Nearly 700 attended the 2014 show, held in May at Harrah’s Resort in Atlantic City, and the sheer variety of genres was staggering. Ballads, jazz, salsa, funk, hip-hop, fusion and hardcharging Rock ‘n’ Roll — the concert is a showcase for the talent, skill and versatility of the men and women who make it possible. All donate their time, and Harrah’s donates the venue and tech crew to bring it home. The concept was Soifer’s brainchild, inspired in 2005 by the song, Street Life, penned by Jennifer Hansen and friend Angela Schiavo. “I just cried. And I thought — we’ve got to do something with this song,” Soifer recalls. Hansen is doing fine, by the way, and remains a driving force behind the foundation’s vision and day-to-day operation. Soifer approached singer Melanie Rice. Rice was enthusiastic and asked her colleague, bassist Bob Fowler, to get involved. Rice and Fowler became the show’s producers and have filled that role ever since. The concept started as an album the trio hoped to sell to raise money. They put a live concert together to promote the album. Then, the concert took on a life of its own. “It’s become other-wordly,” says Soifer, with a laugh. njlifestyleonline.com

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REFLECTIONS

Clockwise from top left, Vocalists Patty Balbo and Melanie Rice, climbing a musical mountain – Siberian Khatru by Yes; Paul Jost interpreted Eric Clapton’s Can’t Find My Way Home, with help from Philadelphia vibes legend Tony Miceli; Rubin Singleton, III, paid tribute to John Legend with the song All of Me; Patti Balbo took the lead for Todd Rundgren’s Love is the Answer. Rice says the concert has gotten better with every year. “Every year the performers really step up to the plate. This year was no exception. Everybody brought their ‘A’ game. I think it was one of most moving shows ever, with selections from the heart and soul,” she says. This year’s theme was “the music that changed our lives.” The artists, songs, and albums that inspired each musician’s own career: Barbra Streisand for Melanie Rice; Julie Andrews for Gina Roché; Eva Cassidy for Kathy Wilson Fowler; Eric Clapton for Paul Jost; and John Legend for Rubin Singleton, III. Co-producer Fowler set the concert venue at Harrah’s on fire with a bass player’s heaven on earth: the funk of What is Hip, by Tower of Power, with Kristina Pruitt taking lead vocals. From the eponymous album, it was the LP that changed Fowler’s life, he explained before the performance. And so on. From Elton John to Dave Matthews, Rianna to Katy Perry, Pat Metheny to Yes — the performers put a personal spin on the work of the artists that have inspired them. “Bob and I started with the goal of bringing Atlantic City’s best working singers and players together, the people we had worked with in the 80s and 90s,” says Rice. “There is such tremendous talent in this town, but we rarely get the chance to perform together. It’s kind of like a big class reunion,” she reveals. It’s obvious to the audience that the musicians are having the time of their lives. And they put in some serious hours to make it a success. Among the most graphic examples, Rice singing lead on an ambitious rendition of Siberian Khatru by the 70s powerhouse English rock act, Yes. Not exactly a walk in the park. “With the kind of music I’m known for, the idea of me performing Yes surprised a lot of people. But what few know is that in high school and college, I was a total Yes fanatic. I knew the tune and I wanted to give it a go,” Rice explains. And they pulled it off, with help from Patty Balbo and Bugzy singing backup, Bob Sterling on lead guitar, John Aleo on rhythm, Matt Curran on drums, and Bobby Pellegrino tackling some of the most challenging keyboard work in the Rock ‘n’ Roll pantheon. Sterling’s high school band mate, bassist Jimmy Hoff, flew in from 38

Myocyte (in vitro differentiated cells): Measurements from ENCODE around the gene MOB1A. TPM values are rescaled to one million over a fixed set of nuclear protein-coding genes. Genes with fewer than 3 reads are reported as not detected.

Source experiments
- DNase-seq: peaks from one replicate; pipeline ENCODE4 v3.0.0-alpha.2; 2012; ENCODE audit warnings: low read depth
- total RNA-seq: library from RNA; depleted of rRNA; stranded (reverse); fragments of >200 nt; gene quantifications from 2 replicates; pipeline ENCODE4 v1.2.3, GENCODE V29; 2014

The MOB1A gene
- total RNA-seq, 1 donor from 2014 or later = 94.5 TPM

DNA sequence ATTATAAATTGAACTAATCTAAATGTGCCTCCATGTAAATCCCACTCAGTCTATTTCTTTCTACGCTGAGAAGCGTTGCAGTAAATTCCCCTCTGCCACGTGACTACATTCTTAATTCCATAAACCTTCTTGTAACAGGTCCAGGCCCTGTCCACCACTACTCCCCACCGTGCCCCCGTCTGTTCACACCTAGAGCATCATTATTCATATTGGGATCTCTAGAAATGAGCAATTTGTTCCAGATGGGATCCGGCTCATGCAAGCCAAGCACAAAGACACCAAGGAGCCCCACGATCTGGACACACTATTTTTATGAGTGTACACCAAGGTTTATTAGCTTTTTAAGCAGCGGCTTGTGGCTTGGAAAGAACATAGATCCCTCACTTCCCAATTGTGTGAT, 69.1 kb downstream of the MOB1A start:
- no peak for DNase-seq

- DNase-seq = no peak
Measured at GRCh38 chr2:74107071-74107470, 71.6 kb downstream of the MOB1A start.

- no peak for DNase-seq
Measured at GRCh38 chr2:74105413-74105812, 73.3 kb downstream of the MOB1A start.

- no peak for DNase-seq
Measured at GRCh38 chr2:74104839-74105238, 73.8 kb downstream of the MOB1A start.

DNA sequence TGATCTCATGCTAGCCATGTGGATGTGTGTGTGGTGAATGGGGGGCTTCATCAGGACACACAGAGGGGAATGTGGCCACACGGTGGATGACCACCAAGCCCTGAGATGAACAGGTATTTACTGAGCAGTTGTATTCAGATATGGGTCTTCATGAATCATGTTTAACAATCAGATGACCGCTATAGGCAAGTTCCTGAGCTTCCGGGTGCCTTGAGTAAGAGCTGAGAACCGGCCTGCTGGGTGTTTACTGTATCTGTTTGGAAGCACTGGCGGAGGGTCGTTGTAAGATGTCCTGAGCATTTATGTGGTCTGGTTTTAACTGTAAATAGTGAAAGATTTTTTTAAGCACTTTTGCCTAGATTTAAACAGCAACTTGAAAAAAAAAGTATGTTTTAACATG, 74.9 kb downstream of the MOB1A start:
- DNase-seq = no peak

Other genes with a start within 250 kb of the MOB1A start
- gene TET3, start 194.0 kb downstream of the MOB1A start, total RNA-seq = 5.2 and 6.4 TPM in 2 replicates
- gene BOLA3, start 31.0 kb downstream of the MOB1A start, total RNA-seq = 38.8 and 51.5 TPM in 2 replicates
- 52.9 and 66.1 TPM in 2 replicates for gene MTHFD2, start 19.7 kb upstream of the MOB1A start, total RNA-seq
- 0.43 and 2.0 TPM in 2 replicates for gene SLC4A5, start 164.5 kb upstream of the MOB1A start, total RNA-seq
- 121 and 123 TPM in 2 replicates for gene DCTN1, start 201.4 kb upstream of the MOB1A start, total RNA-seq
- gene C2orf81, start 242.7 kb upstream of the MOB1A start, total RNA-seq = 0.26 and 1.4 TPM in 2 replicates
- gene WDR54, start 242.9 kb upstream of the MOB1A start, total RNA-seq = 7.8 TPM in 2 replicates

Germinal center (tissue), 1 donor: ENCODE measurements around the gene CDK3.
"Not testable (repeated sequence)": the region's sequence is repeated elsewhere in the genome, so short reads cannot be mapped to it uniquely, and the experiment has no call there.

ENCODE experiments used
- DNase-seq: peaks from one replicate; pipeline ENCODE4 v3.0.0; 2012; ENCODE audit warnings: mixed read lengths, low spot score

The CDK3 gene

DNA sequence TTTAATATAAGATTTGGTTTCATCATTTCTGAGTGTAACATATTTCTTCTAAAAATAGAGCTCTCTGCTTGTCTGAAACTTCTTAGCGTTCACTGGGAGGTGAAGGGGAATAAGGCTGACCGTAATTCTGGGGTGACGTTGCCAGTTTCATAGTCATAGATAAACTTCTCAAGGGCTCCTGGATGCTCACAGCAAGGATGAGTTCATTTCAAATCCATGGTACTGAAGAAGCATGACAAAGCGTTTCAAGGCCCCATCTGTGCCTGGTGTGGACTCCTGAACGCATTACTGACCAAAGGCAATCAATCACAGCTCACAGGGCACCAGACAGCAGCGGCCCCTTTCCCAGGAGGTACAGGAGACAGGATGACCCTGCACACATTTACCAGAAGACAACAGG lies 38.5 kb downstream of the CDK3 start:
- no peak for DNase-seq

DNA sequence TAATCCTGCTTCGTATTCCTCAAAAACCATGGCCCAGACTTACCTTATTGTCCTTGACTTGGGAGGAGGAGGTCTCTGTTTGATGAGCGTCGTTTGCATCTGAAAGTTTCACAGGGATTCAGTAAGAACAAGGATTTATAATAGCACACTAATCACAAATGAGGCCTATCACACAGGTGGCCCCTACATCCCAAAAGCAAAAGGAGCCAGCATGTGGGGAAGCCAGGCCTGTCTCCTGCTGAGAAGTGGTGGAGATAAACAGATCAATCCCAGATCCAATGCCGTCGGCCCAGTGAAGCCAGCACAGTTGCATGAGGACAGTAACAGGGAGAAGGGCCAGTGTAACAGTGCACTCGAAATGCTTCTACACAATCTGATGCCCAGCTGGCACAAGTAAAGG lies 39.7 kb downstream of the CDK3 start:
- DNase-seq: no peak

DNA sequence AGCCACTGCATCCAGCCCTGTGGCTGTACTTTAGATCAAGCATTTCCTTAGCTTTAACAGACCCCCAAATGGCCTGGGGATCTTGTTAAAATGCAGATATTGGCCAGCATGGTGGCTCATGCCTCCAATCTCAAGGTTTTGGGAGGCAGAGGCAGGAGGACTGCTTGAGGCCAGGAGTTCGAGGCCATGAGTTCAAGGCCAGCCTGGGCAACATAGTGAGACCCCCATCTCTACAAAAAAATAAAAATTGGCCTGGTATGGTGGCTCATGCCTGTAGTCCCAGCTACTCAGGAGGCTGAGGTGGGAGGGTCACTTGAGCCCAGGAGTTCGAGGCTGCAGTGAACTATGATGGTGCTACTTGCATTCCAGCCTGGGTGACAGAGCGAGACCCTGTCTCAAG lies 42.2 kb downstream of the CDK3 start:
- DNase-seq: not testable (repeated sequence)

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California just to perform this one song. It’s a tribute to the dedication the musicians have shown to make the benefit a success. “We like to push ourselves,” Rice says. Eddie Bruce, the Philadelphia vocalist, has emceed the show since its inception. He echoed Rice’s sentiments. “The camaraderie makes it special. The musicians down the shore have been colleagues and friends for many years. They’ve spent decades practically growing up together, since early in their careers,” Bruce explains. Bruce says the show is a unique blend of individual creativity and group dynamics — getting some of the best in the business together on one stage — many of who happen to be good friends. “That’s very attractive to musicians,” he says. Also a featured performer, Bruce fired off a masterful rendition of “That’s Life,” the Dean Kay and Kelly Gordon tune that Frank Sinatra made famous. He not only nailed it — he deftly used it as a metaphor for the up-oneminute, down-the-next journey of recovery. Bruce knows it because he’s lived it. He credits the Hansen Foundation’s work with saving the life of his daughter. Fowler asked Bruce to get involved early on and he’s been part of the project ever since. “Who knew, back then, that I’d end up needing their services?” he recalls. “And they were incredible. Her life has come full circle. She’s finishing her master’s. She works in rehab herself, helping others in recovery. She’s really living a wonderful life,” he says. And he credits the Hansen House with playing a significant role in her turnaround. “When you finally get clean, it’s like ‘now what?’ Your life is in shambles. And they help you to the next step and the step after that, getting it back together,” Bruce says. The Hansen Foundation properties fill an important gap in recovery treatment in the community — extended care, sober living. It’s not uncommon for medical rehab to last just a few weeks. But that’s not nearly long enough for addicts struggling to get their lives back together. That’s why Serenity House residents can stay as long as 18 months. “The show is amazing. Astounding. There just aren’t enough adjectives to describe how I feel about it. I can’t wait for next year,” Soifer says. The musicians are often overheard expressing the same thought. Street Life is a live music extravaganza, held each spring at Harrah’s Resort to benefit the Hansen Foundation. To learn more or to make a donation, visit hansenfoundationnj.org. n